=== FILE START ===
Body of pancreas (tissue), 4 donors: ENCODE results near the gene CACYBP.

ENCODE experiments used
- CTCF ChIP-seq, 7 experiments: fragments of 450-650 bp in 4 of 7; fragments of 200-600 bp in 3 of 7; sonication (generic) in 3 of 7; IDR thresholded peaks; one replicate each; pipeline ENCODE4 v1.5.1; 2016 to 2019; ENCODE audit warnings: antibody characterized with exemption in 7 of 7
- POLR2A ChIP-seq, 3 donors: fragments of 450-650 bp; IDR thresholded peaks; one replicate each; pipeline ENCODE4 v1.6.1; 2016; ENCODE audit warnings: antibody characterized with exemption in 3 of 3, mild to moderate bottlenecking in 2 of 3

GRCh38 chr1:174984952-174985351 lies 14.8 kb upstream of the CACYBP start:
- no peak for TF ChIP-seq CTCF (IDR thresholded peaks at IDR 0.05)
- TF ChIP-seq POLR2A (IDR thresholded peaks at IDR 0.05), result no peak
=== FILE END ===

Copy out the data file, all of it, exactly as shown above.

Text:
Body of pancreas (tissue), 4 donors: ENCODE results near the gene CACYBP.

ENCODE experiments used
- CTCF ChIP-seq, 7 experiments: fragments of 450-650 bp in 4 of 7; fragments of 200-600 bp in 3 of 7; sonication (generic) in 3 of 7; IDR thresholded peaks; one replicate each; pipeline ENCODE4 v1.5.1; 2016 to 2019; ENCODE audit warnings: antibody characterized with exemption in 7 of 7
- POLR2A ChIP-seq, 3 donors: fragments of 450-650 bp; IDR thresholded peaks; one replicate each; pipeline ENCODE4 v1.6.1; 2016; ENCODE audit warnings: antibody characterized with exemption in 3 of 3, mild to moderate bottlenecking in 2 of 3

GRCh38 chr1:174984952-174985351 lies 14.8 kb upstream of the CACYBP start:
- no peak for TF ChIP-seq CTCF (IDR thresholded peaks at IDR 0.05)
- TF ChIP-seq POLR2A (IDR thresholded peaks at IDR 0.05), result no peak